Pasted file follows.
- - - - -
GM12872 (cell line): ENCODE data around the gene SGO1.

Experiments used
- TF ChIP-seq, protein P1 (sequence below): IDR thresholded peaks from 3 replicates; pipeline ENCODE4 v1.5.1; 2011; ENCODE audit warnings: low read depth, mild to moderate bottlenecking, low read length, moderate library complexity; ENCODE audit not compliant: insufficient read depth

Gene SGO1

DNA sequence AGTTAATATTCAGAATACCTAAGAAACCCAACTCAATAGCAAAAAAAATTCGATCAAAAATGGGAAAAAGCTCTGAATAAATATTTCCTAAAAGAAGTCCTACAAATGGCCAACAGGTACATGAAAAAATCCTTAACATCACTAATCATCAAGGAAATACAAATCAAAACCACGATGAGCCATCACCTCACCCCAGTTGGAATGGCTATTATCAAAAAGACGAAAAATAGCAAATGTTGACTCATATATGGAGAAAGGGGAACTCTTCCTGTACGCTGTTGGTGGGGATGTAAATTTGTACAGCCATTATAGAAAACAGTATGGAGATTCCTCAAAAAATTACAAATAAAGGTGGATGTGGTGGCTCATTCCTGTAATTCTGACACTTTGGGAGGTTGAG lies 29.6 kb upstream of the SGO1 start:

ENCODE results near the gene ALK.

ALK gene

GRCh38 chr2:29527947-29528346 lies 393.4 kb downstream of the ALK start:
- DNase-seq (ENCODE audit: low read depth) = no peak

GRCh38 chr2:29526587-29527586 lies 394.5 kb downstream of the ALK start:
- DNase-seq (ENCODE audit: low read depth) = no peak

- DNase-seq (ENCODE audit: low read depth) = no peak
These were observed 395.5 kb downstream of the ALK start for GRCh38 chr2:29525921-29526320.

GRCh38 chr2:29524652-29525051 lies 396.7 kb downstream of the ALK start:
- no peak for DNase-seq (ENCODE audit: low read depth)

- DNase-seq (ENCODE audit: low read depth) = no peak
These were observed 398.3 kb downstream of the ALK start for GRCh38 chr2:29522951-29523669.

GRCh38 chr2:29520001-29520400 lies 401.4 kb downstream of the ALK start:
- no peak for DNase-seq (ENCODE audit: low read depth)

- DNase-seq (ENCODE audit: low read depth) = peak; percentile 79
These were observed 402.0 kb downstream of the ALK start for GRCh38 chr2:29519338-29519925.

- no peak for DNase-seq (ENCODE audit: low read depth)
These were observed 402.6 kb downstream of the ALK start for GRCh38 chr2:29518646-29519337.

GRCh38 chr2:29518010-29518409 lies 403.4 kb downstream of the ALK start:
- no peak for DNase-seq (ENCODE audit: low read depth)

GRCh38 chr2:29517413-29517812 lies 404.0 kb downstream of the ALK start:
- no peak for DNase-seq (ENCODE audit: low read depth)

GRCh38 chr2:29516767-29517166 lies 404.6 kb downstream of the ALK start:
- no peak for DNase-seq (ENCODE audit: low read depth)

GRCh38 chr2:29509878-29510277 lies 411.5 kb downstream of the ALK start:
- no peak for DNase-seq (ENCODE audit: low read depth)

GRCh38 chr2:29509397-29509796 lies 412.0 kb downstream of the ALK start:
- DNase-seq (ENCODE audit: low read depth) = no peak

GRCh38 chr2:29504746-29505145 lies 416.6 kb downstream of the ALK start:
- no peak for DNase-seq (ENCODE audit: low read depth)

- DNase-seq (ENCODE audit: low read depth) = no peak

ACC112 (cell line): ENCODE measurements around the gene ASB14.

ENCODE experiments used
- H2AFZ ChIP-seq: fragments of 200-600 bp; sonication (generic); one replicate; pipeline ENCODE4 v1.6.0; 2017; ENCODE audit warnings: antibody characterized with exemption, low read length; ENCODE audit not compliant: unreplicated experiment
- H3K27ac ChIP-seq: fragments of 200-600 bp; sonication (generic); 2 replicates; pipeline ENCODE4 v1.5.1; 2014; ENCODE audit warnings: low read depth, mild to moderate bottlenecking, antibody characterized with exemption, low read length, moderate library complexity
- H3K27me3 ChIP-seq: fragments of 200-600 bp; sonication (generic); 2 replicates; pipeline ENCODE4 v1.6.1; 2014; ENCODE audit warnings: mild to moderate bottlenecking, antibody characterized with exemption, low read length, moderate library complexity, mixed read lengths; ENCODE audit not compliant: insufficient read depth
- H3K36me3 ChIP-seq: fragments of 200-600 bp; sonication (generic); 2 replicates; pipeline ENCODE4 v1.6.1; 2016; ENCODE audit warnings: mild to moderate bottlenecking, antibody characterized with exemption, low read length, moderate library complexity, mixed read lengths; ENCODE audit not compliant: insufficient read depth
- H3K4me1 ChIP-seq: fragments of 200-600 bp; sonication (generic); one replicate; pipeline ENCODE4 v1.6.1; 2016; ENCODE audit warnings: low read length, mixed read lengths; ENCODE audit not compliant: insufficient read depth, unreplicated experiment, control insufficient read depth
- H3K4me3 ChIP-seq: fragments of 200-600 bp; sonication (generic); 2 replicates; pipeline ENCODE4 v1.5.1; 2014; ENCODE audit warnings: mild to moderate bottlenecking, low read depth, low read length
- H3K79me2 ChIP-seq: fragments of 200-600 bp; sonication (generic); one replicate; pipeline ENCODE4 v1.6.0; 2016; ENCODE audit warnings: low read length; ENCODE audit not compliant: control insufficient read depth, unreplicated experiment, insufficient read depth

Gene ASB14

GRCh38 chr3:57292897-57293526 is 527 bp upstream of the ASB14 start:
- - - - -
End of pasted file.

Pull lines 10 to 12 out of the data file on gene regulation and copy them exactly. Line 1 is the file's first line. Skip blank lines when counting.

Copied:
GRCh38 chr2:29526587-29527586 lies 394.5 kb downstream of the ALK start:
- DNase-seq (ENCODE audit: low read depth) = no peak

- DNase-seq (ENCODE audit: low read depth) = no peak